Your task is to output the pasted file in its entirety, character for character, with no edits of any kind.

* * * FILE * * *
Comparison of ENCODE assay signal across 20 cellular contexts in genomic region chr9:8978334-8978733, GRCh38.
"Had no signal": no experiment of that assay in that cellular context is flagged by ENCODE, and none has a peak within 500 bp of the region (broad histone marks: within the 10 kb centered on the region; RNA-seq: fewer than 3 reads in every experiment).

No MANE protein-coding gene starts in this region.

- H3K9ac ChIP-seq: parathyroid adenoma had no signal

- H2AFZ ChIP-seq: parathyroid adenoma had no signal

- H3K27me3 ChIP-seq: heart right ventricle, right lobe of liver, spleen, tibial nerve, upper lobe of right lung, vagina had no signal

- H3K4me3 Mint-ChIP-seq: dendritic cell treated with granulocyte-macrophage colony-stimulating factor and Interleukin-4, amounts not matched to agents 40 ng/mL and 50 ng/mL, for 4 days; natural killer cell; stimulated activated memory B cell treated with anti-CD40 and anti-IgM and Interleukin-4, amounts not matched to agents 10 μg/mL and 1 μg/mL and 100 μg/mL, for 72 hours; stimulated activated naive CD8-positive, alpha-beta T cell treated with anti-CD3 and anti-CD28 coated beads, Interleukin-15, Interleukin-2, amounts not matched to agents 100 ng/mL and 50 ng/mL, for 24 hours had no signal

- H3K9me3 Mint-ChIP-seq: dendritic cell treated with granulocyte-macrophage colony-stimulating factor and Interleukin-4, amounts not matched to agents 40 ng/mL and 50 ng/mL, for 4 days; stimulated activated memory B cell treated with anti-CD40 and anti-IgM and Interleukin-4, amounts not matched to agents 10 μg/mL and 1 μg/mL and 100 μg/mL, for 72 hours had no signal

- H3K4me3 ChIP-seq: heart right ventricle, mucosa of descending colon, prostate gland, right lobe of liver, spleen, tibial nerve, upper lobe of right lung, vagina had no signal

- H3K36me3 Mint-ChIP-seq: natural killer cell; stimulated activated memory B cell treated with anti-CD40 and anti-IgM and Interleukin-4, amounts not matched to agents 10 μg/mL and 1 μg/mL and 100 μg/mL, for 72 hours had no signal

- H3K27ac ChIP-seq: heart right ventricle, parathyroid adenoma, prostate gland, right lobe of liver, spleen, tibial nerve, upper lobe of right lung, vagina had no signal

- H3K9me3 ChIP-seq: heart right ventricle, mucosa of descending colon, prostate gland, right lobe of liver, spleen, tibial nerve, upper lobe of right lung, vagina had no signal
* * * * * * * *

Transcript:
Comparison of ENCODE assay signal across 20 cellular contexts in genomic region chr9:8978334-8978733, GRCh38.
"Had no signal": no experiment of that assay in that cellular context is flagged by ENCODE, and none has a peak within 500 bp of the region (broad histone marks: within the 10 kb centered on the region; RNA-seq: fewer than 3 reads in every experiment).

No MANE protein-coding gene starts in this region.

- H3K9ac ChIP-seq: parathyroid adenoma had no signal

- H2AFZ ChIP-seq: parathyroid adenoma had no signal

- H3K27me3 ChIP-seq: heart right ventricle, right lobe of liver, spleen, tibial nerve, upper lobe of right lung, vagina had no signal

- H3K4me3 Mint-ChIP-seq: dendritic cell treated with granulocyte-macrophage colony-stimulating factor and Interleukin-4, amounts not matched to agents 40 ng/mL and 50 ng/mL, for 4 days; natural killer cell; stimulated activated memory B cell treated with anti-CD40 and anti-IgM and Interleukin-4, amounts not matched to agents 10 μg/mL and 1 μg/mL and 100 μg/mL, for 72 hours; stimulated activated naive CD8-positive, alpha-beta T cell treated with anti-CD3 and anti-CD28 coated beads, Interleukin-15, Interleukin-2, amounts not matched to agents 100 ng/mL and 50 ng/mL, for 24 hours had no signal

- H3K9me3 Mint-ChIP-seq: dendritic cell treated with granulocyte-macrophage colony-stimulating factor and Interleukin-4, amounts not matched to agents 40 ng/mL and 50 ng/mL, for 4 days; stimulated activated memory B cell treated with anti-CD40 and anti-IgM and Interleukin-4, amounts not matched to agents 10 μg/mL and 1 μg/mL and 100 μg/mL, for 72 hours had no signal

- H3K4me3 ChIP-seq: heart right ventricle, mucosa of descending colon, prostate gland, right lobe of liver, spleen, tibial nerve, upper lobe of right lung, vagina had no signal

- H3K36me3 Mint-ChIP-seq: natural killer cell; stimulated activated memory B cell treated with anti-CD40 and anti-IgM and Interleukin-4, amounts not matched to agents 10 μg/mL and 1 μg/mL and 100 μg/mL, for 72 hours had no signal

- H3K27ac ChIP-seq: heart right ventricle, parathyroid adenoma, prostate gland, right lobe of liver, spleen, tibial nerve, upper lobe of right lung, vagina had no signal

- H3K9me3 ChIP-seq: heart right ventricle, mucosa of descending colon, prostate gland, right lobe of liver, spleen, tibial nerve, upper lobe of right lung, vagina had no signal